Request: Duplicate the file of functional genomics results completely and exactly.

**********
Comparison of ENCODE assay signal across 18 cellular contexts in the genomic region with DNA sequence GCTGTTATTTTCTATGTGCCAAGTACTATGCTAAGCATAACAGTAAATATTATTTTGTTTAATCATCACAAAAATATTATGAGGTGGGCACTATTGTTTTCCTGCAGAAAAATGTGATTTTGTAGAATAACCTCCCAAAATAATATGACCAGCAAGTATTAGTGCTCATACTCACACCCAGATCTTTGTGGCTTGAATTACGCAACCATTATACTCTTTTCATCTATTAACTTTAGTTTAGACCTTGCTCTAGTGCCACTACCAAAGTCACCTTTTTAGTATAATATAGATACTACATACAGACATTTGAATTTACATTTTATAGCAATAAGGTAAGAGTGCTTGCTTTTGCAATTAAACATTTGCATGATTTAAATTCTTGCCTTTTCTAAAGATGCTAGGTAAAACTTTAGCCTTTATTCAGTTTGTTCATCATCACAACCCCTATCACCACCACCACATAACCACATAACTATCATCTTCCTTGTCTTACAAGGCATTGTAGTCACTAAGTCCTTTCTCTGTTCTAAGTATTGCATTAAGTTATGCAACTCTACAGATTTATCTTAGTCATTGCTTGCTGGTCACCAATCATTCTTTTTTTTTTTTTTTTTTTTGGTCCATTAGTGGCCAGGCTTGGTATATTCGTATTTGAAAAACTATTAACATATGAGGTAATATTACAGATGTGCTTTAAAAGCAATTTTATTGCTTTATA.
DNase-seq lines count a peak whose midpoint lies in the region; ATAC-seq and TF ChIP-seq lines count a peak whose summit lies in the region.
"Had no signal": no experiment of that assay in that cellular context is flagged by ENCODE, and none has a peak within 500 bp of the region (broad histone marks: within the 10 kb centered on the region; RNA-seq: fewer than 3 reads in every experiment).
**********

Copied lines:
Comparison of ENCODE assay signal across 18 cellular contexts in the genomic region with DNA sequence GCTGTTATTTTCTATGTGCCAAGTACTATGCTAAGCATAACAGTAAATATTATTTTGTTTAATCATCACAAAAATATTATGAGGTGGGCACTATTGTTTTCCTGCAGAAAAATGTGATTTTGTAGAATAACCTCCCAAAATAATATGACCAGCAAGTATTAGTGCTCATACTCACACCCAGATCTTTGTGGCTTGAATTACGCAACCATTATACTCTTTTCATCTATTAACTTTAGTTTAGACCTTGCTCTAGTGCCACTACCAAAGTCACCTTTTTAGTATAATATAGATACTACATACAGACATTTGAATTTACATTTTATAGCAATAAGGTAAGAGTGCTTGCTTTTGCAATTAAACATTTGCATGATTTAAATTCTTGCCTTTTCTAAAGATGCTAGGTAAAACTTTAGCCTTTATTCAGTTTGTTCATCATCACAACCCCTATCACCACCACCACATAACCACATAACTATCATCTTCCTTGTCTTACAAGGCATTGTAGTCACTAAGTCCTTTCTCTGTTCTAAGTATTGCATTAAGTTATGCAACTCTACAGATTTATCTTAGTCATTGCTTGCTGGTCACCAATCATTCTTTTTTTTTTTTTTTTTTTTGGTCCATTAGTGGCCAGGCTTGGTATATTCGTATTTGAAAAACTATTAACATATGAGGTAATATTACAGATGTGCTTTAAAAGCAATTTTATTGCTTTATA.
DNase-seq lines count a peak whose midpoint lies in the region; ATAC-seq and TF ChIP-seq lines count a peak whose summit lies in the region.
"Had no signal": no experiment of that assay in that cellular context is flagged by ENCODE, and none has a peak within 500 bp of the region (broad histone marks: within the 10 kb centered on the region; RNA-seq: fewer than 3 reads in every experiment).